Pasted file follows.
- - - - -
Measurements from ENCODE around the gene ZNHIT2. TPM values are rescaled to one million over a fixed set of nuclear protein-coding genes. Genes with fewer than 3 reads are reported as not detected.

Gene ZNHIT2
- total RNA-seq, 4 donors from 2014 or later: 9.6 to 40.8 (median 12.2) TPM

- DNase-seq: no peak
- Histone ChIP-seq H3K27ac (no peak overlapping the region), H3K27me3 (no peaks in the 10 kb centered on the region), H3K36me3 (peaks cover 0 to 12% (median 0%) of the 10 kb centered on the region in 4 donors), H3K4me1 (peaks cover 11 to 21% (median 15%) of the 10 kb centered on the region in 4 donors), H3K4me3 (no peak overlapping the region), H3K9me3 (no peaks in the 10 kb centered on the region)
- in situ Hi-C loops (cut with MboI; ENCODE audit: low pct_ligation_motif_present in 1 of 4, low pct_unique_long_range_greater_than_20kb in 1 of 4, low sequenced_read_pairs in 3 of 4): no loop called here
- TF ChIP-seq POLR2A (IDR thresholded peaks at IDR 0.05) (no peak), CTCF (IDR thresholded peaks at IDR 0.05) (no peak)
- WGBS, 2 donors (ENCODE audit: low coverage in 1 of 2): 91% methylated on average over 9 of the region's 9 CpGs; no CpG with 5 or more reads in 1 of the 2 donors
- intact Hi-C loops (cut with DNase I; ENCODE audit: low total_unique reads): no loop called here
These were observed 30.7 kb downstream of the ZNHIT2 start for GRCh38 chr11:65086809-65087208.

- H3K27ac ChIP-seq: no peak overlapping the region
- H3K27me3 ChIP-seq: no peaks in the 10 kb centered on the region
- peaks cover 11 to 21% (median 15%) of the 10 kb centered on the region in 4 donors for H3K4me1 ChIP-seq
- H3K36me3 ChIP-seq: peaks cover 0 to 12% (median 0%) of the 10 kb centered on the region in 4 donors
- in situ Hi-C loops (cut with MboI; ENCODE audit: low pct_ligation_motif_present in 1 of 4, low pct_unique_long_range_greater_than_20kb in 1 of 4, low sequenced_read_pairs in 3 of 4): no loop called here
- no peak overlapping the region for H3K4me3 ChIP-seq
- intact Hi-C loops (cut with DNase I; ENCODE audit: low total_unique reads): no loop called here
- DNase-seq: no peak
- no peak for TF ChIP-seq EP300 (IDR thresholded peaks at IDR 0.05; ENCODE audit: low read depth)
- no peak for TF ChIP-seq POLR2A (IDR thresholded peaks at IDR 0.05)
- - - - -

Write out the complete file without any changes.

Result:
Measurements from ENCODE around the gene ZNHIT2. TPM values are rescaled to one million over a fixed set of nuclear protein-coding genes. Genes with fewer than 3 reads are reported as not detected.

Gene ZNHIT2
- total RNA-seq, 4 donors from 2014 or later: 9.6 to 40.8 (median 12.2) TPM

- DNase-seq: no peak
- Histone ChIP-seq H3K27ac (no peak overlapping the region), H3K27me3 (no peaks in the 10 kb centered on the region), H3K36me3 (peaks cover 0 to 12% (median 0%) of the 10 kb centered on the region in 4 donors), H3K4me1 (peaks cover 11 to 21% (median 15%) of the 10 kb centered on the region in 4 donors), H3K4me3 (no peak overlapping the region), H3K9me3 (no peaks in the 10 kb centered on the region)
- in situ Hi-C loops (cut with MboI; ENCODE audit: low pct_ligation_motif_present in 1 of 4, low pct_unique_long_range_greater_than_20kb in 1 of 4, low sequenced_read_pairs in 3 of 4): no loop called here
- TF ChIP-seq POLR2A (IDR thresholded peaks at IDR 0.05) (no peak), CTCF (IDR thresholded peaks at IDR 0.05) (no peak)
- WGBS, 2 donors (ENCODE audit: low coverage in 1 of 2): 91% methylated on average over 9 of the region's 9 CpGs; no CpG with 5 or more reads in 1 of the 2 donors
- intact Hi-C loops (cut with DNase I; ENCODE audit: low total_unique reads): no loop called here
These were observed 30.7 kb downstream of the ZNHIT2 start for GRCh38 chr11:65086809-65087208.

- H3K27ac ChIP-seq: no peak overlapping the region
- H3K27me3 ChIP-seq: no peaks in the 10 kb centered on the region
- peaks cover 11 to 21% (median 15%) of the 10 kb centered on the region in 4 donors for H3K4me1 ChIP-seq
- H3K36me3 ChIP-seq: peaks cover 0 to 12% (median 0%) of the 10 kb centered on the region in 4 donors
- in situ Hi-C loops (cut with MboI; ENCODE audit: low pct_ligation_motif_present in 1 of 4, low pct_unique_long_range_greater_than_20kb in 1 of 4, low sequenced_read_pairs in 3 of 4): no loop called here
- no peak overlapping the region for H3K4me3 ChIP-seq
- intact Hi-C loops (cut with DNase I; ENCODE audit: low total_unique reads): no loop called here
- DNase-seq: no peak
- no peak for TF ChIP-seq EP300 (IDR thresholded peaks at IDR 0.05; ENCODE audit: low read depth)
- no peak for TF ChIP-seq POLR2A (IDR thresholded peaks at IDR 0.05)